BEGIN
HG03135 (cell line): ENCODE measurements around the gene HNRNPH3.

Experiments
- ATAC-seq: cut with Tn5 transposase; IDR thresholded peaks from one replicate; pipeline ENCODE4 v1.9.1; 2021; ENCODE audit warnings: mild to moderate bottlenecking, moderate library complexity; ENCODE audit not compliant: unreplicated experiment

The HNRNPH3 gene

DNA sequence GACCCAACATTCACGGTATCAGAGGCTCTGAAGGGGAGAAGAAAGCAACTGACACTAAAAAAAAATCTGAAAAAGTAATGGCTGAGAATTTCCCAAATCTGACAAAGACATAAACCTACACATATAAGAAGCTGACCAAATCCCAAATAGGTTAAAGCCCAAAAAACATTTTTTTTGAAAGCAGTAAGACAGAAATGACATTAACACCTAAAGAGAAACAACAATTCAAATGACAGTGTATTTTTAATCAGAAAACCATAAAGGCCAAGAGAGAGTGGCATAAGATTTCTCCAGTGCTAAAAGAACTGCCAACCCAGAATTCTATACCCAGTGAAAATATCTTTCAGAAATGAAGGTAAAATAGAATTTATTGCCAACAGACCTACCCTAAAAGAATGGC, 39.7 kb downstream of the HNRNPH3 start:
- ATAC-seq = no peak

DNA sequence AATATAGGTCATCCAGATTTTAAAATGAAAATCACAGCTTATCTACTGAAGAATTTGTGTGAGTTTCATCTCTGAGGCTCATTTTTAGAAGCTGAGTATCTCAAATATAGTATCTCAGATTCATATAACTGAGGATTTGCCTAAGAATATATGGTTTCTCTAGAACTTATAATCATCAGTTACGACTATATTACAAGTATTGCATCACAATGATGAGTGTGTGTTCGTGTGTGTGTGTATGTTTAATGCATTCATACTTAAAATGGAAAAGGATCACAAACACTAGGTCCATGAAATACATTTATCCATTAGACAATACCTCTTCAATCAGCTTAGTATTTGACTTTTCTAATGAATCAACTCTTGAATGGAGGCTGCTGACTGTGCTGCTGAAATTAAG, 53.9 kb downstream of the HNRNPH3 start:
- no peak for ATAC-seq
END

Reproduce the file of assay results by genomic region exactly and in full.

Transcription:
HG03135 (cell line): ENCODE measurements around the gene HNRNPH3.

Experiments
- ATAC-seq: cut with Tn5 transposase; IDR thresholded peaks from one replicate; pipeline ENCODE4 v1.9.1; 2021; ENCODE audit warnings: mild to moderate bottlenecking, moderate library complexity; ENCODE audit not compliant: unreplicated experiment

The HNRNPH3 gene

DNA sequence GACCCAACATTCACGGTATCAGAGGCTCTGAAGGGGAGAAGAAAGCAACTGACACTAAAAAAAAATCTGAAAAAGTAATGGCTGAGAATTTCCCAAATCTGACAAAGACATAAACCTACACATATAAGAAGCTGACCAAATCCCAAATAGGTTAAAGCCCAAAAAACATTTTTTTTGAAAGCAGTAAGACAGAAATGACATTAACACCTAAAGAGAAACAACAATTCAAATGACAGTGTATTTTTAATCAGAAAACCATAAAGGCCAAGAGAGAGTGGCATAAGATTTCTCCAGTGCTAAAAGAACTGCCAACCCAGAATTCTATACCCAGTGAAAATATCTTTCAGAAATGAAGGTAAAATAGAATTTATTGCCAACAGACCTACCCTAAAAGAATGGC, 39.7 kb downstream of the HNRNPH3 start:
- ATAC-seq = no peak

DNA sequence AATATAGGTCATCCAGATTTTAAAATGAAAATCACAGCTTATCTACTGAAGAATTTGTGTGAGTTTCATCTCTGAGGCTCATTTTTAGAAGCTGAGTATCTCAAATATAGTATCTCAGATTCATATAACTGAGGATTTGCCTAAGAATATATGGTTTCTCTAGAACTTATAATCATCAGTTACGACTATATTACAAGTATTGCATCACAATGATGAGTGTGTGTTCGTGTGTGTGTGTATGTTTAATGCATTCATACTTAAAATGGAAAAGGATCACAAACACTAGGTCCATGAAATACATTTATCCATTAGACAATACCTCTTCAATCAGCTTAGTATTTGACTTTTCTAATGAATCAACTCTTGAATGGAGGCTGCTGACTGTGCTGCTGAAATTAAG, 53.9 kb downstream of the HNRNPH3 start:
- no peak for ATAC-seq